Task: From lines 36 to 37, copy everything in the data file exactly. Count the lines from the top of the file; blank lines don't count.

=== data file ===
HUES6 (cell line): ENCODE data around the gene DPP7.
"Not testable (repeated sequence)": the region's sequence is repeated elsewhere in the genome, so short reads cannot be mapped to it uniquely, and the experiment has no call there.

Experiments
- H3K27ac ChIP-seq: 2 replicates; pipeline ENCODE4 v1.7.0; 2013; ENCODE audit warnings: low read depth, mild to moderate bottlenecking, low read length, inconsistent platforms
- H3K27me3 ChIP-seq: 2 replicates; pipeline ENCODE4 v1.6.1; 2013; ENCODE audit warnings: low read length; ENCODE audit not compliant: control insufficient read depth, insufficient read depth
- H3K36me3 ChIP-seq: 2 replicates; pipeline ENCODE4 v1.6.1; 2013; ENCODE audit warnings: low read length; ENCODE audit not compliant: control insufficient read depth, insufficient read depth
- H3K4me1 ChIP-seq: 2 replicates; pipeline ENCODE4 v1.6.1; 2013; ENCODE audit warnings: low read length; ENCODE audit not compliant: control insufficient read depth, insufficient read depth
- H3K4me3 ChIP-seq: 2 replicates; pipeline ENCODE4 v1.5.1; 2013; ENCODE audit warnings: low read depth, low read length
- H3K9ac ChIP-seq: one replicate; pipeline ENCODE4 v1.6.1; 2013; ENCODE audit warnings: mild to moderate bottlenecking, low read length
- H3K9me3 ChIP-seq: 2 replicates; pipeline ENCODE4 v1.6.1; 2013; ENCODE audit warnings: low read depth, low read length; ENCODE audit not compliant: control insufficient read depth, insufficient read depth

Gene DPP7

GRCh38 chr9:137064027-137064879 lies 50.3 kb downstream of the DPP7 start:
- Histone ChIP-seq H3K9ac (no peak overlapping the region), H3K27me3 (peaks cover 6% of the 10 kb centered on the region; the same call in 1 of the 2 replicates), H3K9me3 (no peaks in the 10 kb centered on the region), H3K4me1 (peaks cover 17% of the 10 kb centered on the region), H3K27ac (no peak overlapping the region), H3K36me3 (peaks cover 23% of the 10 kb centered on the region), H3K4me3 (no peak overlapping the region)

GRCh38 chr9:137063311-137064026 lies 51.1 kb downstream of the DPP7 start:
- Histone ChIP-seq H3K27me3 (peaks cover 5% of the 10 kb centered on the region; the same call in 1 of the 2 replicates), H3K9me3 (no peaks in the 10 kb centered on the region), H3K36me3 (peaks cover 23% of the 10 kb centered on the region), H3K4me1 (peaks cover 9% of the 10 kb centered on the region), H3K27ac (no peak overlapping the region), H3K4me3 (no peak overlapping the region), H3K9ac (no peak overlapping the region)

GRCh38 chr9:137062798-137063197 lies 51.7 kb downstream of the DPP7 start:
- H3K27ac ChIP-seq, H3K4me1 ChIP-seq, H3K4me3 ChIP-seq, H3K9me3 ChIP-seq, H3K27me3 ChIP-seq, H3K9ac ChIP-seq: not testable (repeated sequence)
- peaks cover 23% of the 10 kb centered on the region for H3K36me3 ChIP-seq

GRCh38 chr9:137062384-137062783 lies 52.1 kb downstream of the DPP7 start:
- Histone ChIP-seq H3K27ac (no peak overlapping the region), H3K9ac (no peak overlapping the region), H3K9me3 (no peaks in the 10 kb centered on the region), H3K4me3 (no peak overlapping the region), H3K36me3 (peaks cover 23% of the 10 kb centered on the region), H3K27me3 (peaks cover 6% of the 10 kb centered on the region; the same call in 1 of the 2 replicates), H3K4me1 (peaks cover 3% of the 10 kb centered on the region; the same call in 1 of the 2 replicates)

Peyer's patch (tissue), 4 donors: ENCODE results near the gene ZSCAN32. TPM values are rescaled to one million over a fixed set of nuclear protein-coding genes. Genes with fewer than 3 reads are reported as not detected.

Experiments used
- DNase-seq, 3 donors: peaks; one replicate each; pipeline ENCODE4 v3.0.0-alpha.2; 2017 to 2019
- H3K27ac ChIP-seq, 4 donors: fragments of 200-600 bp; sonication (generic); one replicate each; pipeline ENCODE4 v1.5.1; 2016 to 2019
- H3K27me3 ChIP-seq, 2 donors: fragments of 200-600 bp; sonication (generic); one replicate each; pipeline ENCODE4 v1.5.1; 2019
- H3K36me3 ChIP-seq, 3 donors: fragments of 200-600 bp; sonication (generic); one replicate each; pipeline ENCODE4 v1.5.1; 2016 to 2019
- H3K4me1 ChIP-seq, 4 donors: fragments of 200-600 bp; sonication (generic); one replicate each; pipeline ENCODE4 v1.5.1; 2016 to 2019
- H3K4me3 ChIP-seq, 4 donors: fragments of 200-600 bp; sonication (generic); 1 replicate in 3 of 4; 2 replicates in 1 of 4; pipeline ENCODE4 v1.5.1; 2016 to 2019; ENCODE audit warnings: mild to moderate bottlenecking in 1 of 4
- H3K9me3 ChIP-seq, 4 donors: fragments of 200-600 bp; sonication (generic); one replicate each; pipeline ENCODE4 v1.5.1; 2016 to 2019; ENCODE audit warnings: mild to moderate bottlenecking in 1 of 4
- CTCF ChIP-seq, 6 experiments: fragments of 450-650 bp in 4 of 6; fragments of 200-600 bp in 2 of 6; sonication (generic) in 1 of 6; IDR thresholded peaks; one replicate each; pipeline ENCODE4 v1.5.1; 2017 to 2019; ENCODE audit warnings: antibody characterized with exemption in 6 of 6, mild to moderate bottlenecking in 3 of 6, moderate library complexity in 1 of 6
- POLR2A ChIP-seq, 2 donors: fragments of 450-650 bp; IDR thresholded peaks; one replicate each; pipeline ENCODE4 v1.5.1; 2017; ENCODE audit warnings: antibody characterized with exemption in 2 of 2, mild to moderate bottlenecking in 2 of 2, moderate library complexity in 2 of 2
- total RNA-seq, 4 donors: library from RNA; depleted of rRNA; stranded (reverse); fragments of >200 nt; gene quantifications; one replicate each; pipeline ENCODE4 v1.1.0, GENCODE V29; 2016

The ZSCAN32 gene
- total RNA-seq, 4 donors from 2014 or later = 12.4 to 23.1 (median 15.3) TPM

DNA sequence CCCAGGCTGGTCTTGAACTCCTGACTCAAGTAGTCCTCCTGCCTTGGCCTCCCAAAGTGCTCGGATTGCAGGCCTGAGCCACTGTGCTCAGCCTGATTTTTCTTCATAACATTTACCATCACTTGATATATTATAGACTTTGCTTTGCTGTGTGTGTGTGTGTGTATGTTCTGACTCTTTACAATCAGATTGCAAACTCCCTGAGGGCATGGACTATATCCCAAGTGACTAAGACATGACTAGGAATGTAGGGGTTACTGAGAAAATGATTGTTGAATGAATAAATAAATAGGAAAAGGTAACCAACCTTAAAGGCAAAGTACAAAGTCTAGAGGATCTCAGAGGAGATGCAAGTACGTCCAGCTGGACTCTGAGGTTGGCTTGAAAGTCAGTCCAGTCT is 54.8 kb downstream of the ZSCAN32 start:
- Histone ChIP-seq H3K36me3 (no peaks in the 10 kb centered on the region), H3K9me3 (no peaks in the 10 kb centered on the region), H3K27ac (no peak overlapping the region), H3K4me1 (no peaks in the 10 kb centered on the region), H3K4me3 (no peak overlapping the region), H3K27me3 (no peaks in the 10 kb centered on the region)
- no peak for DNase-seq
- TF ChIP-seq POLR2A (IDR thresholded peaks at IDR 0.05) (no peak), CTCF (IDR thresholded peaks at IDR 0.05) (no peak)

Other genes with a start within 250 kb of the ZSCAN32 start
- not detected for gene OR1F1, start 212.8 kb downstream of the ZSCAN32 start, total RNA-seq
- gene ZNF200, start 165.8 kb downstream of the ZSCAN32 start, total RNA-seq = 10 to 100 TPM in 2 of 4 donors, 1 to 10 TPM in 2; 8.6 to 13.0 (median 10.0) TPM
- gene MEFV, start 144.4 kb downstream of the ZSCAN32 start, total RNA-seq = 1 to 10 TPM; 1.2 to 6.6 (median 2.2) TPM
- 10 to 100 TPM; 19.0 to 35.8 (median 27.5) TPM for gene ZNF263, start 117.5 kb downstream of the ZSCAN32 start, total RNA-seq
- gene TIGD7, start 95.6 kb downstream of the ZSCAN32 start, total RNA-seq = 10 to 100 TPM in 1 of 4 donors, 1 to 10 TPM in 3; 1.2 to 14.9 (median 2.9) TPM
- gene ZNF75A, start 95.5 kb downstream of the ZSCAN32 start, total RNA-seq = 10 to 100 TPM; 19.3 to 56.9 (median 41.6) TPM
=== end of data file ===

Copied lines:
- Histone ChIP-seq H3K36me3 (no peaks in the 10 kb centered on the region), H3K9me3 (no peaks in the 10 kb centered on the region), H3K27ac (no peak overlapping the region), H3K4me1 (no peaks in the 10 kb centered on the region), H3K4me3 (no peak overlapping the region), H3K27me3 (no peaks in the 10 kb centered on the region)
- no peak for DNase-seq